By far the best reason for building a second brain is the ability to increase your memory capacity to near infinity. Just like purchasing an external hard-drive, building a second brain allows you to store all your exciting thoughts, notes, good reads, content for later review, etc. and never have to worry about forgetting a thing or not knowing where to look the next time you want to revisit it.

There are some apps that allow you do this such as Pocket for storing interesting articles for you to consume later or elaborate to-do apps such as Todoist (another one of my favourite tools ever) to build custom lists for things such as reading lists or long-term plans. However, I find that having different formats of information scattered across different platforms to be a nuisance in forming a consistent, all-in-one space where you can link together different components.

For example, in Notion, I have a database where I add in any interesting articles. Using Pocket will allow me to get this far, sure. But now in Notion, I can add my personal notes to this article, link it to another page in Notion, and add tags to organise it into groups of similar content. I can also add further tasks that may come from reading an article e.g. a book referenced in the article may turn into a to-do task for me to read later on.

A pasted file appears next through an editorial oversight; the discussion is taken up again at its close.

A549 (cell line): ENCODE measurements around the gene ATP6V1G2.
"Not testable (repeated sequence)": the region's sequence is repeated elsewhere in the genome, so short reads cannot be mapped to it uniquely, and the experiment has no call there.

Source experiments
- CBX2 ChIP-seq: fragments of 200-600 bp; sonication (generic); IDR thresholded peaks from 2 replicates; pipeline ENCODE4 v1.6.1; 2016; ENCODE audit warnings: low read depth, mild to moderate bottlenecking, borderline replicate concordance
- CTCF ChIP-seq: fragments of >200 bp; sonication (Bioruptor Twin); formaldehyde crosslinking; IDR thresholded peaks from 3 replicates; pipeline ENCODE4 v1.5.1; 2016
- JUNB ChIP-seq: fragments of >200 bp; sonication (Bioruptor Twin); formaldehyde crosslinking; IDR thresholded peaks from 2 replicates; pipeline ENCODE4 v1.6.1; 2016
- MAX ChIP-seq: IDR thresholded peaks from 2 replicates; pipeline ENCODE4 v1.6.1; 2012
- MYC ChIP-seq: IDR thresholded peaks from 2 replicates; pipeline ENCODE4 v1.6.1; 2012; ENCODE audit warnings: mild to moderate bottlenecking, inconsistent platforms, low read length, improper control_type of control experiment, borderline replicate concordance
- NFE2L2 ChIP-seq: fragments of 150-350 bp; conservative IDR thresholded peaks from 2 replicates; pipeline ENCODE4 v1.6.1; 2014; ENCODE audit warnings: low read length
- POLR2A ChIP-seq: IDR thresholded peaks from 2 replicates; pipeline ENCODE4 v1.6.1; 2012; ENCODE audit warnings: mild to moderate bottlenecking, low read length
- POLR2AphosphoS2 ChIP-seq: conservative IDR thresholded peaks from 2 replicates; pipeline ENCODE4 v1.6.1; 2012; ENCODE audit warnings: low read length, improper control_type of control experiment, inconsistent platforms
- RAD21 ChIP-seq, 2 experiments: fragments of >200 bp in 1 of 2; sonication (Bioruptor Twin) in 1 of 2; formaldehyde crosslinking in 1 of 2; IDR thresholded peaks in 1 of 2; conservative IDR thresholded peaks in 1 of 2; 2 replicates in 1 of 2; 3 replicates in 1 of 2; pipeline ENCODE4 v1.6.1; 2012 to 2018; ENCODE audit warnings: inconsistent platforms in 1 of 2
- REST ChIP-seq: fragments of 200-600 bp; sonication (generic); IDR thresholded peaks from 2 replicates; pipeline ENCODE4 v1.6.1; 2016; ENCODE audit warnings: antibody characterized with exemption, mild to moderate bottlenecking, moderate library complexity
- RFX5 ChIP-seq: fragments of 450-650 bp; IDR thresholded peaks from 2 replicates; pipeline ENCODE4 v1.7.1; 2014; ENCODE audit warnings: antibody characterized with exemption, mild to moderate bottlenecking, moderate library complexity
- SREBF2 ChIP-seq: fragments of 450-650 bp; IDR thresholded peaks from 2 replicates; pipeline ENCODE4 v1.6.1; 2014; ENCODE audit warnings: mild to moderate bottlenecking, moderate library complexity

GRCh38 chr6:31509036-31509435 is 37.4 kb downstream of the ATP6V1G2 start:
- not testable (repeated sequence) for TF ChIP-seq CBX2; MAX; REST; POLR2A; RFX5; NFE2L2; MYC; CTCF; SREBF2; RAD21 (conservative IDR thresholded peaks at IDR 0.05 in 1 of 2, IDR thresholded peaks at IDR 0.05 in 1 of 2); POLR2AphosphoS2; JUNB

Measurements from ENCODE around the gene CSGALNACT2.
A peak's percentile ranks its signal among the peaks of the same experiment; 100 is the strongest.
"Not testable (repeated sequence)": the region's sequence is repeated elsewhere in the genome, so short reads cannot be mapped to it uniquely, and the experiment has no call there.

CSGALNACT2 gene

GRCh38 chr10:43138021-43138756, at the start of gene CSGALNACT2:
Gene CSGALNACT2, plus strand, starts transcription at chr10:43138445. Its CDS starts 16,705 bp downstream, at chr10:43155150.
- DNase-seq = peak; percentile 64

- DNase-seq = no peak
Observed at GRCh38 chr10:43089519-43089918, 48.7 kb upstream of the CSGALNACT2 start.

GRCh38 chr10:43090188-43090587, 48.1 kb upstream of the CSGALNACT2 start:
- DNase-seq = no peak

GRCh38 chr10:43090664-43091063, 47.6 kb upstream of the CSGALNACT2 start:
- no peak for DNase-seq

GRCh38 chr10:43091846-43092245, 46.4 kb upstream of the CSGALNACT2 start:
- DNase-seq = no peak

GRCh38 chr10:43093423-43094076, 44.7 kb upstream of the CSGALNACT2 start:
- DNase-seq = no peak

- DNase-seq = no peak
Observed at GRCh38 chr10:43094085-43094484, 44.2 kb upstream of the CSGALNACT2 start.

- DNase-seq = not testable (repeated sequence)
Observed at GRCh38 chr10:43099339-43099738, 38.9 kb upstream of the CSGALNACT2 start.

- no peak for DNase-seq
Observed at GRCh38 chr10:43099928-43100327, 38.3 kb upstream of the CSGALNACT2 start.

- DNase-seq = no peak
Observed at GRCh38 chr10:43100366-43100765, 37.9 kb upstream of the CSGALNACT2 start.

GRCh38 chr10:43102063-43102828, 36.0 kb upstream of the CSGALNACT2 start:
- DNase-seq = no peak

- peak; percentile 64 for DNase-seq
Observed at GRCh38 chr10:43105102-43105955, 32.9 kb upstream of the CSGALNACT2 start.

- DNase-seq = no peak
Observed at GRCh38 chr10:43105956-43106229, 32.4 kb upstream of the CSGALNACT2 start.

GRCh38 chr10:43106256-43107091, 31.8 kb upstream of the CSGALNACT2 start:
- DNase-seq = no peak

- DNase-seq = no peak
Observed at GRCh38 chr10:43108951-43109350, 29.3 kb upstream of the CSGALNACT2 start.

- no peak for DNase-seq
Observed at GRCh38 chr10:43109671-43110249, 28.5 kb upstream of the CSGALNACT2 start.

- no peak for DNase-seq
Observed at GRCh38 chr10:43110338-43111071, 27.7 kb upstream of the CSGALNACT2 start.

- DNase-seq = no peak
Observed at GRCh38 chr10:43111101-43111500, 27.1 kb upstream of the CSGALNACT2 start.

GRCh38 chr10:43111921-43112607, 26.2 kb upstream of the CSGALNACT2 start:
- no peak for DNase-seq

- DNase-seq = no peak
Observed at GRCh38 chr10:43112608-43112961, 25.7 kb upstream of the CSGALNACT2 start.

All from within one app. This is why building your second brain in a single platform makes it all the more powerful and brain-like replicating neural networks.

Establish an effective workflow

Whether you’re a fully-fledged content creator or a complete noob (like me), the second-best reason to build a second brain is so you can escalate your workflow and efficiency in producing deliverables. This can apply to a content creator, startup founder, student’s revision plan, personal projects, etc.